Menu Close

South Africa’s COVID relief measures mostly excluded refugees: a neglect of duty

A woman washes her face with water from a colddrink bottle on a city pavement.
Day one of the lockdown in South Africa on 27 March 2020 found some 100 African refugees living on a sidewalk in Cape Town. EFE-EPA/Nic Bothma

The early days of the COVID-19 pandemic in South Africa saw the government impose a lockdown in a bid to save lives. It introduced several interventions to cushion the impact of the crisis caused by the shutdown of economic activities on citizens. Among the measures were food aid as well as unemployment and debt relief.

Refugees and asylum seekers expected similar protection. Their expectations flowed from the fact that the South African government has a responsibility to protect them according to the Refugees Act 130 of 1998.

The act incorporates international protections enshrined in the 1951 United Nations (UN) Convention and the African Union Convention. These require states or the UN High Commissioner for Refugees to uphold the human rights of refugees and asylum seekers. An asylum seeker is someone who has applied for sanctuary, and whose application is still being adjudicated. A refugee is someone who has already been granted asylum.

South Africa does not place refugees in camps, where their basic needs would be the responsibility of the UN. So the government is responsible for their socio-economic needs. These include food, shelter, healthcare and the right to run a business, work and study.

Read more: Refugee camps versus urban refugees: what's been said -- and done

According to a 2019 UN report, the country had 89,285 formally recognised refugees and 188,285 asylum seekers. From 2008 until 2012, the number of asylum seekers had increased to 800,000 – mostly Zimbabweans. Besides Zimbabwe, asylum seekers in South Africa come mainly from Somalia, the Democratic Republic of Congo, the Republic of Congo, Ethiopia, Burundi, Pakistan and Bangladesh.

Socio-economic interventions

As some refugees and asylum seekers are active in the South African economy, their economic activities were also affected by the lockdown.

But it became evident early on that the state was reluctant to implement the Refugees Act in a way that would enable them to benefit meaningfully from its COVID-19 relief packages.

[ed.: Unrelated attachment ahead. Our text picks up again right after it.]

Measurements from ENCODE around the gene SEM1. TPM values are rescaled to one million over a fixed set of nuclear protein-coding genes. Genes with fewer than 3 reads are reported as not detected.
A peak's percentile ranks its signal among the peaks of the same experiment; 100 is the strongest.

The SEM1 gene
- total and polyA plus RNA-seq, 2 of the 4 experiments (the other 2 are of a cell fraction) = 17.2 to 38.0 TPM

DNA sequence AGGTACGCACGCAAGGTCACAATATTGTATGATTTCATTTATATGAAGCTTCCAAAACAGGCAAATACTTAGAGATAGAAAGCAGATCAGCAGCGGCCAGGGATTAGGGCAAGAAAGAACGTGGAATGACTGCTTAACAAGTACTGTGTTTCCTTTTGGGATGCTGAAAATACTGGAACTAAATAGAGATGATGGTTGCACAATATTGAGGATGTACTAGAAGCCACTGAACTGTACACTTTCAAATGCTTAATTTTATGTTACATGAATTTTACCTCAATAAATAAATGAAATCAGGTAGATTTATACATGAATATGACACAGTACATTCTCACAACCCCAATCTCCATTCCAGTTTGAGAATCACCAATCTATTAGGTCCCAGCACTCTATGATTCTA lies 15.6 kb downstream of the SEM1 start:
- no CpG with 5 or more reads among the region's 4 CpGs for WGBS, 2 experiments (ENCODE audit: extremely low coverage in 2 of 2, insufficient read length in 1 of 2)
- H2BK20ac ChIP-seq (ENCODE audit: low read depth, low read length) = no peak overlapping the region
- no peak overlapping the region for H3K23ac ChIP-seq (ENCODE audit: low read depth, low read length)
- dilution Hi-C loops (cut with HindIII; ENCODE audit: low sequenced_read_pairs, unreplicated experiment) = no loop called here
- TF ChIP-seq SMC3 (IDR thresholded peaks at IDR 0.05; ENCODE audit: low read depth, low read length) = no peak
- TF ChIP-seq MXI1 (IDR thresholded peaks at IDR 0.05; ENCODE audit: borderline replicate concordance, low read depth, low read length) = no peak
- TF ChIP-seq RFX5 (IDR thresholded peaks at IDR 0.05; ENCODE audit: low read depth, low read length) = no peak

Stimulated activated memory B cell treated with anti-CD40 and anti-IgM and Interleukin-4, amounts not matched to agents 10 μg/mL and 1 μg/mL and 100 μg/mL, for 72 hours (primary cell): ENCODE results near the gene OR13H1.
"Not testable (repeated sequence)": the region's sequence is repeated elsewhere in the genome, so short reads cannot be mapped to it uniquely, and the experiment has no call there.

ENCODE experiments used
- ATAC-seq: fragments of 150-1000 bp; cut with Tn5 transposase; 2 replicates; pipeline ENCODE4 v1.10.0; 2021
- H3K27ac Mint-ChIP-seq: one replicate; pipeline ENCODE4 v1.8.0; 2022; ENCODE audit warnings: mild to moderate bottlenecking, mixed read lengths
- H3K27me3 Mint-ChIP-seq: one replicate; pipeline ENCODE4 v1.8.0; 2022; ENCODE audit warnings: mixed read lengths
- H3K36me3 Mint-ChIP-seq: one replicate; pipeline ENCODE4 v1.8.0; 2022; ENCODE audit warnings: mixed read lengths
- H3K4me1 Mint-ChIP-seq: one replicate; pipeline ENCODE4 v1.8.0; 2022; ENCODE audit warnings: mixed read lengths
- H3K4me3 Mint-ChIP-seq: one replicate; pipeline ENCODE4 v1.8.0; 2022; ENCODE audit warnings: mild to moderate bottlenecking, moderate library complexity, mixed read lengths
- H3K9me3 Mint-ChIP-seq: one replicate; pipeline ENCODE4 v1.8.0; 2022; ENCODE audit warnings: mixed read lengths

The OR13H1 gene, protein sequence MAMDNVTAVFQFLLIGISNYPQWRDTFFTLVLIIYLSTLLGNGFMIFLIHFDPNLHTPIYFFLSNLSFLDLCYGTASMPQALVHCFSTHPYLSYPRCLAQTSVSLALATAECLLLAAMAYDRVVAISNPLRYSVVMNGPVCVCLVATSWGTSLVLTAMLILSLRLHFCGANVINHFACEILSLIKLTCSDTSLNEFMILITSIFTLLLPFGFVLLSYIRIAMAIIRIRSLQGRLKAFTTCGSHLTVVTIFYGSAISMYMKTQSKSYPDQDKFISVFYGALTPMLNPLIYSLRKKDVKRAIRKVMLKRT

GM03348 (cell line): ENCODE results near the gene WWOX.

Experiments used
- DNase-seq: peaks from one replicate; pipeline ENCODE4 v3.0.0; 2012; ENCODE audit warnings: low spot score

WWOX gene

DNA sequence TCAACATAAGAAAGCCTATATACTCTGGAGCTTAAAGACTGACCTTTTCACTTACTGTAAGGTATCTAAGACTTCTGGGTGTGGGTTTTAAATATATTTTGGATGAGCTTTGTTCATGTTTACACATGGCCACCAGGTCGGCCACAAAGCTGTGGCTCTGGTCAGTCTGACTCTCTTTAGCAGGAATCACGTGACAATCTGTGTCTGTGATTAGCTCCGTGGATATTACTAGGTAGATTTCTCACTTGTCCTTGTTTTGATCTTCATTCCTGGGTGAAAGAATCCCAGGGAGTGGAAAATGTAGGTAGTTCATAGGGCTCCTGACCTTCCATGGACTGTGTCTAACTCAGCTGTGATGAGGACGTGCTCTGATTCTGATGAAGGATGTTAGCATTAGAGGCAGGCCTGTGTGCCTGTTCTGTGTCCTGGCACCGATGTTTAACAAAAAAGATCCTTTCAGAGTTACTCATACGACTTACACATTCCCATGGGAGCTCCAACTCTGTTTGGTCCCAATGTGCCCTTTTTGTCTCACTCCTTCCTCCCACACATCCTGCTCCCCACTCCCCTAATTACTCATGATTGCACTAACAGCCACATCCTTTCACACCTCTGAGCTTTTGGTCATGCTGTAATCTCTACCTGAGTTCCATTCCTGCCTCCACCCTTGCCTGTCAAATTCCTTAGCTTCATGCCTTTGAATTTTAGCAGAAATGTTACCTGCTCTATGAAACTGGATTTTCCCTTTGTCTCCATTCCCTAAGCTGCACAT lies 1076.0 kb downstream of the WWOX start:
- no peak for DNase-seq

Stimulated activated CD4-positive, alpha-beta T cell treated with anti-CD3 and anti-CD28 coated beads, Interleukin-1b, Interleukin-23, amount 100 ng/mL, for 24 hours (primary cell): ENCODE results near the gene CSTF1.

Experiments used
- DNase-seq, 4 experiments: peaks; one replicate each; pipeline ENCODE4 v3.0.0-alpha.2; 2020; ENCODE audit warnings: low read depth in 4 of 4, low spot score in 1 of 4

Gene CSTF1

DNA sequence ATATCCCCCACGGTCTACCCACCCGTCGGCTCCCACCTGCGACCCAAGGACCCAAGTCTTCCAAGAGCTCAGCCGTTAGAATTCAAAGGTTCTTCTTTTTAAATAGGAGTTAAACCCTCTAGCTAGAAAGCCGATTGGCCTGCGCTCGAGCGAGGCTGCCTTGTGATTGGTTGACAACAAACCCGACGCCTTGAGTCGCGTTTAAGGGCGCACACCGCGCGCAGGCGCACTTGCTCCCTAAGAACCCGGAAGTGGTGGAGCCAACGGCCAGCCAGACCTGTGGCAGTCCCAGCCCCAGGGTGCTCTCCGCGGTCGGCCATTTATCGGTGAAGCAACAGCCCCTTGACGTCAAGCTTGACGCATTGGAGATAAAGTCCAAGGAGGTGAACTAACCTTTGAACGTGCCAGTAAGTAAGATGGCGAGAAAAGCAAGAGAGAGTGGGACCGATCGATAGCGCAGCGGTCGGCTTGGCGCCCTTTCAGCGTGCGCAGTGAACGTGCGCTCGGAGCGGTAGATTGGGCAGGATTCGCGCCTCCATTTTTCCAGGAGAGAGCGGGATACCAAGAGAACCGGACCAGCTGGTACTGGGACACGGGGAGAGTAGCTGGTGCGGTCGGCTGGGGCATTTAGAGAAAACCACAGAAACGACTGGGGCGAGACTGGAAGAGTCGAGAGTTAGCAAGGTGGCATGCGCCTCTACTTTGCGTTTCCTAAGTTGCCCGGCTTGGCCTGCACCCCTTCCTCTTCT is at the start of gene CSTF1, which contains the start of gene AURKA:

On 15 March 2020 President Cyril Ramaphosa stated that his cabinet was

finalising a comprehensive package of interventions to mitigate the expected impact of COVID-19 on the economy.

Such interventions would prioritise protecting the health and well-being of “all South Africans”. This, by implication, excluded refugees and asylum seekers.

My study examined the protection of the socio-economic rights of refugees and asylum seekers in the country during the pandemic. It also considered the impact of non-citizenship on the protection of these vulnerable people.

The research relied on secondary data such as government policies, judicial reviews, published opinions and comments as well as academic literature.

I found that although refugees and asylum seekers are protected in law, this is not always the case in practice. Asylum seekers’ interests are rarely considered when it comes to socio-economic protections. They must fend for themselves.

Read more: How South Africa is denying refugees their rights: what needs to change

The study highlights the need for the country’s COVID-19 relief measures, and constitutional socio-economic protections in general, to be harmonised with the Refugees Act to promote access by formally recognised refugees to state relief programmes. The interests of asylum seekers, who are not fully protected by the act, also need to be considered as they too have socio-economic rights.